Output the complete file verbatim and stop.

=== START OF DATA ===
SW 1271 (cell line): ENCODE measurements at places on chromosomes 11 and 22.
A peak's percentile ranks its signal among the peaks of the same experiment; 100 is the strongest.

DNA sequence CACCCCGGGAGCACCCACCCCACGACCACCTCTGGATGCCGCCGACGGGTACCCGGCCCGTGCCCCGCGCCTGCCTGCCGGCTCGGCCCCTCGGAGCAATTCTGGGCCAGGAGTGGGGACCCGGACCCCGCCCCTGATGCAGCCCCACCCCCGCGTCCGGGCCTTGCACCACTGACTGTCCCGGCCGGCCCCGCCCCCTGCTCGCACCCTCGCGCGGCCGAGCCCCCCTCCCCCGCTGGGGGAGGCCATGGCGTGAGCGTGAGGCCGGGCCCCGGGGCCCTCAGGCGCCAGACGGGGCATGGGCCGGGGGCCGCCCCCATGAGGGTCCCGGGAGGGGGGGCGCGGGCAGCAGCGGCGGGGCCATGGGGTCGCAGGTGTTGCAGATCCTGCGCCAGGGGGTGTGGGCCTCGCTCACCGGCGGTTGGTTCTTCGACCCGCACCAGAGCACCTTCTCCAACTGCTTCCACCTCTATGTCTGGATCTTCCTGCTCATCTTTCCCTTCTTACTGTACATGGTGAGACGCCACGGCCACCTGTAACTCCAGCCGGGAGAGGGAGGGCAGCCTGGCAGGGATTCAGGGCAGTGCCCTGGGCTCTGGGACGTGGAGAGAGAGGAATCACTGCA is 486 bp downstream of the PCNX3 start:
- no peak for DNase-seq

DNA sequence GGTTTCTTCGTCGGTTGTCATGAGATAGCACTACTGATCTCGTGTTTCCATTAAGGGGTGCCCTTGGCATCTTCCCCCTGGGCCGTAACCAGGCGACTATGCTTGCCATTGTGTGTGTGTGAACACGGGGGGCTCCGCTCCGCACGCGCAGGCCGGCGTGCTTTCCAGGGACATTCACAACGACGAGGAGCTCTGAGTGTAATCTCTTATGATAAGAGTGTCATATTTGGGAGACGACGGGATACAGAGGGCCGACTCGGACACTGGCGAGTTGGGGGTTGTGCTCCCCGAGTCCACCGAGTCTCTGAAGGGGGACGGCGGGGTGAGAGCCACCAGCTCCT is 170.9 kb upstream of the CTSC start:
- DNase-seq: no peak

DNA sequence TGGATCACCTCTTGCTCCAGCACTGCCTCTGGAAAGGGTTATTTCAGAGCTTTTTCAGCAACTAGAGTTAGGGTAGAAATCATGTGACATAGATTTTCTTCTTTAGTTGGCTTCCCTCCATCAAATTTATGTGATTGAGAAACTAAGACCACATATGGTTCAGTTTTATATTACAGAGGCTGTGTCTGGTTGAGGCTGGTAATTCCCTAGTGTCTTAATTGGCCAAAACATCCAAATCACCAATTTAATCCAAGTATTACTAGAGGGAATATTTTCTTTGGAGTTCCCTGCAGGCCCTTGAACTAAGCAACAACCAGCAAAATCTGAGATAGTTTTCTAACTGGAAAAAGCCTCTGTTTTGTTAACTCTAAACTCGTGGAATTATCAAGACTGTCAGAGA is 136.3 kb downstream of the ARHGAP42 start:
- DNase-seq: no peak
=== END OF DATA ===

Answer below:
SW 1271 (cell line): ENCODE measurements at places on chromosomes 11 and 22.
A peak's percentile ranks its signal among the peaks of the same experiment; 100 is the strongest.

DNA sequence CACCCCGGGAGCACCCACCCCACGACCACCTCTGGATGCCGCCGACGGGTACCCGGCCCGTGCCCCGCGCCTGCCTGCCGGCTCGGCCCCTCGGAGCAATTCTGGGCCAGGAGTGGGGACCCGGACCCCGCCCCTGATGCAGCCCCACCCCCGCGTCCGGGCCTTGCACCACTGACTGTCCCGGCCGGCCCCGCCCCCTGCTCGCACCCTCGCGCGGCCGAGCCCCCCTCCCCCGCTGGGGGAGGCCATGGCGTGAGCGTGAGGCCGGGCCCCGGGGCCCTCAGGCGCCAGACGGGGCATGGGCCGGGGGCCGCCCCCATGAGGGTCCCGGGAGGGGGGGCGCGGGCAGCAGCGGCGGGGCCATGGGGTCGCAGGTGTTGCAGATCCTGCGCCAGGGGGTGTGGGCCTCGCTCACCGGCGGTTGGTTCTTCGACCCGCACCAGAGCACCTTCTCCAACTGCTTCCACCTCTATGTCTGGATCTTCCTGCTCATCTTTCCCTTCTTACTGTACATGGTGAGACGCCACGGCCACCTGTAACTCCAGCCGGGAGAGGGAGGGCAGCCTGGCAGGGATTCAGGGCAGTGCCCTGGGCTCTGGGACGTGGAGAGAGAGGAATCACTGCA is 486 bp downstream of the PCNX3 start:
- no peak for DNase-seq

DNA sequence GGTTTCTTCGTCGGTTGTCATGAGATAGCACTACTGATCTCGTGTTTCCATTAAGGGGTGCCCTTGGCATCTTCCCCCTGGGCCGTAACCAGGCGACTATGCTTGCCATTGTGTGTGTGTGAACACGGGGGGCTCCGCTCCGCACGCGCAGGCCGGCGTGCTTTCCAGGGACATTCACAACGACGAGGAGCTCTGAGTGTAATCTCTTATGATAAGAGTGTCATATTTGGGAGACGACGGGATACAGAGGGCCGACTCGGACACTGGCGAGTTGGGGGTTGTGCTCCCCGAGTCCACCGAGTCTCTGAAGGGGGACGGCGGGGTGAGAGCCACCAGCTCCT is 170.9 kb upstream of the CTSC start:
- DNase-seq: no peak

DNA sequence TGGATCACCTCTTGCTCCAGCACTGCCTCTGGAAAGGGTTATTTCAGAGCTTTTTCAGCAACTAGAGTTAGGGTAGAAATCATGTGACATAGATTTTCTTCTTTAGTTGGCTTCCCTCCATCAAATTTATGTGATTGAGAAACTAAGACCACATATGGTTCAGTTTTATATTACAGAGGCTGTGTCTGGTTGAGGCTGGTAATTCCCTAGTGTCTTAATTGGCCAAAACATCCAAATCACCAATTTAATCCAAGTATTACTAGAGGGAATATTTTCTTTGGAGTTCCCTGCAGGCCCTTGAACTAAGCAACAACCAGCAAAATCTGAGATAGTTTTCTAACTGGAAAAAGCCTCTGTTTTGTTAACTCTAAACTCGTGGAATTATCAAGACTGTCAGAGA is 136.3 kb downstream of the ARHGAP42 start:
- DNase-seq: no peak